The final session was chaired by Mr. Ishrat Aziz, Ex-Ambassador, MEA, New Delhi, and the theme was on 'Cultural Convergences'. Dr. Aftab Ahmed (IACC, JMI), Dr. Mukhtar Alam (CAS SIS, JNU), Dr. Suhaib Alam (JMI) and Dr. Mohd. Ajmal (JNU) presented papers.

The seminar was well attended with over 100 participants and a vibrant interaction after every session immensely enriched the discussion.

This was the first international conference organized by the School of International Studies on the maritime historical relations between India and the Arab World. It not only attracted well known scholars in the field but experts from Centre for Historical Studies, School of Social Sciences, JNU presented papers for the first time in SIS thereby initiating greater interaction among different Centres/Schools in JNU.  Also, for the first time JNU was successful in cooperating with another well established centre like India-Arab Cultural Centre, Jamia Millia Islamia, New Delhi to make the conference a success.  Some diplomats based in Delhi attended the seminar. The most important goal was to sensitize SIS students about the importance of India's historical maritime relations with an important region in the neighborhood.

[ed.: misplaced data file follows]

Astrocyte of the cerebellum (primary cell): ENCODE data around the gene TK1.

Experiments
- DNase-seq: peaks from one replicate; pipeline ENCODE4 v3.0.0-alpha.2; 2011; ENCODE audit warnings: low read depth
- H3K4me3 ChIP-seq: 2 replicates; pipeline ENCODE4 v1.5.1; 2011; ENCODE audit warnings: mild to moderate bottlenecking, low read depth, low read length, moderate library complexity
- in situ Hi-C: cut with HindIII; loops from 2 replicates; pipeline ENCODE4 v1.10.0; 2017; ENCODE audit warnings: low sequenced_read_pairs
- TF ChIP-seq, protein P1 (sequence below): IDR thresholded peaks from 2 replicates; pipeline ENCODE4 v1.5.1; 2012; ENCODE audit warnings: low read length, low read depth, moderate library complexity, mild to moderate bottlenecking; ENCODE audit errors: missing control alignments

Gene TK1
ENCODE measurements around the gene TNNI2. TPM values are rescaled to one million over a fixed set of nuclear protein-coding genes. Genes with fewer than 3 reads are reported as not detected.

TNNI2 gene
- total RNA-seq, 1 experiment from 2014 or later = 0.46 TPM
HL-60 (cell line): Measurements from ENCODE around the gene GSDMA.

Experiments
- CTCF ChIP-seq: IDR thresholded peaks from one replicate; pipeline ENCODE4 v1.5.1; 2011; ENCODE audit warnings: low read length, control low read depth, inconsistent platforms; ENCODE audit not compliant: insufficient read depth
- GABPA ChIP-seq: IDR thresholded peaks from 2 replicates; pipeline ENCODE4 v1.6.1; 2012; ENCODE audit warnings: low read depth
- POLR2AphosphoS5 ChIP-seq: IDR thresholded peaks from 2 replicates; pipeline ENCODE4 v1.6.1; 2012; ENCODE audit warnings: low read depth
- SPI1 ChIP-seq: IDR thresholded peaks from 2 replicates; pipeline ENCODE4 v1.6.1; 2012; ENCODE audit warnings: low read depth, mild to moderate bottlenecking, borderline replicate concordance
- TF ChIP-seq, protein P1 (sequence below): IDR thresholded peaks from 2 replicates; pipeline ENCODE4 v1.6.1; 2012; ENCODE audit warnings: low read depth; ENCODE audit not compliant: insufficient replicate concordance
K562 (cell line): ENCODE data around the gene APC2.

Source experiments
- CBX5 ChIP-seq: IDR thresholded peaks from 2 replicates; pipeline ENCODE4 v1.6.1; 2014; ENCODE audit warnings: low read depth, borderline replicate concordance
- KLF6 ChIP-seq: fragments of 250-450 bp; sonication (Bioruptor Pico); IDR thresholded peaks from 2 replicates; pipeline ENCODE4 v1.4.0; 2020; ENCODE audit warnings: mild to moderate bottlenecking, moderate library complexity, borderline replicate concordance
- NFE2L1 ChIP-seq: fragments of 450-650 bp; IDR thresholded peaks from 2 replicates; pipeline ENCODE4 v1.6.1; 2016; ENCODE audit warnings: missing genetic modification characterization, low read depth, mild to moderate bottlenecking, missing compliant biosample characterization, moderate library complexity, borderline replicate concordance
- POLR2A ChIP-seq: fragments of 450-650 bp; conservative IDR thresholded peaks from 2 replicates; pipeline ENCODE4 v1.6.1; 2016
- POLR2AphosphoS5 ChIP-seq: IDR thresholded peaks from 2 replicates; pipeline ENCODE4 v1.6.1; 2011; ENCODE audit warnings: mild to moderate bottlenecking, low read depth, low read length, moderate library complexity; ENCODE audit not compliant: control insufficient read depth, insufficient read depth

A. K. Pasha, Professor
Centre for West Asian & African Studies, SIS

International Seminar on Language Education: A Bridge between Language and Culture

The Centre for Japanese, Korean and Northeast Asian Studies, School of Language, Literature and Culture Studies, JNU jointly organized an International Seminar titled "Language Education: A Bridge between Language and Culture" with Japan Foundation, New Delhi and The Centre for Japanese, Waseda University on 12-13  March, 2010 in JNU.

Prof. R. Kumar, Special Advisor to VC, JNU, graced the occasion and delivered an insightful Inaugural Address. He released a book titled "Japanese Studies: Changing Global Profile, edited by Prof. P.A. George, by presenting copies of the same to Mr. Nao Endo, Director Japan Foundation New Delhi Office and Prof. Hosokawa Hideo, the keynote speaker from Waseda University, Tokyo. The book is an edited volume of research papers presented at the International Conference titled "Changing Global Profile of Japanese Studies: Trends and Prospects" held at JNU in March 2009.

Prof. Sankar Basu, Dean, School of Language, Literature and Culture Studies delivered the welcome speech. The Keynote Address was delivered by Prof. Hosokawa Hideo, visiting faculty at the Centre for Japanese, Korean and Northeast Asian Studies, from Graduate School of Japanese Applied Linguistics, Waseda University, Japan.